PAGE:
Hello and welcome to my breakdown of Rosalind’s Counting Point Mutations (Hamm) problem.

The problem states that you need to compare the two above lines and examine how many differences the seconds string has in relation to the first string, with that in mind let’s take a look at the given problem and the overall code.

### Given Problem

Given: Two DNA strings s and t of equal length (not exceeding 1 kbp).
Return: The Hamming distance dH(s,t)

```Example:
Input    :
GAGCCTACTAACGGGAT
CATCGTAATGACGGCCT
Output    : 7
```

### Source Code

```#--------------------------------------------------------------------
# Hamm
#--------------------------------------------------------------------
def runHamm(inputFile):
fi = open(inputFile, "r")
hammDistance = 0

if len(sourceLine) != len(deviantLine):
return "The lengths are not the same"

for k in range(len(sourceLine)):
if sourceLine[k] != deviantLine[k]:
hammDistance +=1

return hammDistance
#--------------------------------------------------------------------
# Fin
#--------------------------------------------------------------------
```

Not too long or complex of a problem but lets start taking a look at what we have here. The main goal is to run through the initial line and compare it with the second line in order to count the number of changes the second line has in relation to the first. It is also critical that hte lines be the same distances other wise the program will fail (also its mentioned in the problem).

### Initiation/Setup

```#--------------------------------------------------------------------
def runHamm(inputFile):
fi = open(inputFile, "r")
hammDistance = 0
#--------------------------------------------------------------------
```

Here in the initail stage of the program we have what has become my standard opening to rosalind code.

Line 1: dictates that the following is a function that will be pulled and used in another function and utilizes inputFile (which is the name of the file).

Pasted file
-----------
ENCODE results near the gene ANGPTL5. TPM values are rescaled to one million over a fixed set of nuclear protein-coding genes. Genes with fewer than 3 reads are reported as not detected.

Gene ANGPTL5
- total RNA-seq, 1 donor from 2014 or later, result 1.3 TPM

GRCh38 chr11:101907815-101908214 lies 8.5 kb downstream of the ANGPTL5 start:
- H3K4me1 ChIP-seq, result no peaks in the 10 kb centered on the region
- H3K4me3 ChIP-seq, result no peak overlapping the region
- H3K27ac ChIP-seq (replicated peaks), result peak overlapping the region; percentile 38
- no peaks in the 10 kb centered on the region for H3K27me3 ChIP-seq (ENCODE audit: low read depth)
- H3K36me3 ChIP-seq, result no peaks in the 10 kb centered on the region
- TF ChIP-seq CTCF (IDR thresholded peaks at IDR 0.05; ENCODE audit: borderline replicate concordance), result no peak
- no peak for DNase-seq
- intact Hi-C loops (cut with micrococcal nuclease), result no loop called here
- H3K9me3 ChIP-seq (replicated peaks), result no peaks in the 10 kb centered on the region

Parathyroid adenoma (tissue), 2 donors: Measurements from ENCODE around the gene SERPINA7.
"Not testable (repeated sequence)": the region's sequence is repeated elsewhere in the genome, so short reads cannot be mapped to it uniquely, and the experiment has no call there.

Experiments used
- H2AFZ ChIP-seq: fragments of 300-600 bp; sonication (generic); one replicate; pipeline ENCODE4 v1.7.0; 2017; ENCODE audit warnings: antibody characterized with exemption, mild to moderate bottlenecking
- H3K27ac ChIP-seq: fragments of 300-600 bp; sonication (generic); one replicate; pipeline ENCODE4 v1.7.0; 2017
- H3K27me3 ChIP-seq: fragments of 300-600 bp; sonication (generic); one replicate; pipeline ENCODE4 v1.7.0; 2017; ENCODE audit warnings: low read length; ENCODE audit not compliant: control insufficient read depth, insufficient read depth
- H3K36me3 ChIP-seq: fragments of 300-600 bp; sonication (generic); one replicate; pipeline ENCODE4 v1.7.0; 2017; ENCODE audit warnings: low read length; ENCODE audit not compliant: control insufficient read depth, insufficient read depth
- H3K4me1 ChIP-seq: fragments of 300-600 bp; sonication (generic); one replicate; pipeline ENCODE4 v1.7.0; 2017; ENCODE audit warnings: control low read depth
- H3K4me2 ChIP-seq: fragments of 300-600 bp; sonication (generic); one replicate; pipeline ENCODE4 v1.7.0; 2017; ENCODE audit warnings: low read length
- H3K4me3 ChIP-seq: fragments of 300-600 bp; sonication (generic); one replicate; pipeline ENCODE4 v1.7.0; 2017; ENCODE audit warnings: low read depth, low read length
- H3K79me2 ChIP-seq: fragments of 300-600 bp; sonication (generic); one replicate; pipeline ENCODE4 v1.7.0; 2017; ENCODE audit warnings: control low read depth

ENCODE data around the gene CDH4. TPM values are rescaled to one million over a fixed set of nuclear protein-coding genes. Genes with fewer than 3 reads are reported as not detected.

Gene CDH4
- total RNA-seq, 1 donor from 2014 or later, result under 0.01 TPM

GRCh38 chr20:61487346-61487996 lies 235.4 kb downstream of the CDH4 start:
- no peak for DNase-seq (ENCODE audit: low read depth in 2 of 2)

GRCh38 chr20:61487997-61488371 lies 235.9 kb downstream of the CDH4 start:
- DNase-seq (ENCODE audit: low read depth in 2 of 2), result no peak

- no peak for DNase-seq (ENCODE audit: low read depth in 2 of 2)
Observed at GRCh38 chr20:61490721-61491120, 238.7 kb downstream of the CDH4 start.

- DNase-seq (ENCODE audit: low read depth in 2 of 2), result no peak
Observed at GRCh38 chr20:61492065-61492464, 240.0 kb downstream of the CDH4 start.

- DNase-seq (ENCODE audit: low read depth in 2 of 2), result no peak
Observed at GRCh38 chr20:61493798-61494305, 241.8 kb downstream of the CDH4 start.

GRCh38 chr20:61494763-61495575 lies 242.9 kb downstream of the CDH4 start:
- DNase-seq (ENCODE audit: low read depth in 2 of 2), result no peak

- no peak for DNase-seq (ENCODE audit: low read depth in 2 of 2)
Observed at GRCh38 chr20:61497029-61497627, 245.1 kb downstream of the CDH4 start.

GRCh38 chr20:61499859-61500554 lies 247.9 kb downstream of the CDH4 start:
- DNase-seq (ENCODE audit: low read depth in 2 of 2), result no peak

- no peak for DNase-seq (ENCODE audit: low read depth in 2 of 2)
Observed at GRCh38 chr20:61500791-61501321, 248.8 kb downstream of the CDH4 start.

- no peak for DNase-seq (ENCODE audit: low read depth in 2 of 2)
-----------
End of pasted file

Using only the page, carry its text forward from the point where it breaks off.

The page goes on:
Line 2: Opens the input file and sets “fi” to be the variable that can be called to get data from the input file.

Line 3: Sets two variables that are the key to this function, source line and deviant line (which I could nae something else like compared line or line two, but whatever I like deviant line). Each variable is given a line of the code only using the first two lines.

Line 4: Initializes the hammDistance Variable which we will need later.

### Checking Initial Conditions

```#--------------------------------------------------------------------
if len(sourceLine) != len(deviantLine):
return "The lengths are not the same"
#--------------------------------------------------------------------
```

So the key to this section (and what I will be attempting to implement into the future) is to test if the input is sufficient to continue with the function. So, here we check if the length of the two lines are identical, otherwise we return a failure text to the caller of the function so the user knows thats what went wrong.

### Gist of the code

```#--------------------------------------------------------------------
for k in range(len(sourceLine)):
if sourceLine[k] != deviantLine[k]:
hammDistance +=1
#--------------------------------------------------------------------
```

The last part of the function, here we want to go through each character of each variable (sourceLine and deviantLine) and compare each line to each other. Everytime there is a discrepancy, add one to our counter called “hammDistance” and at the end of the program, report the distance.

Well that’s all today, check out my other tutorials if you need help with more of the rosalind problems!

Categories: Rosalind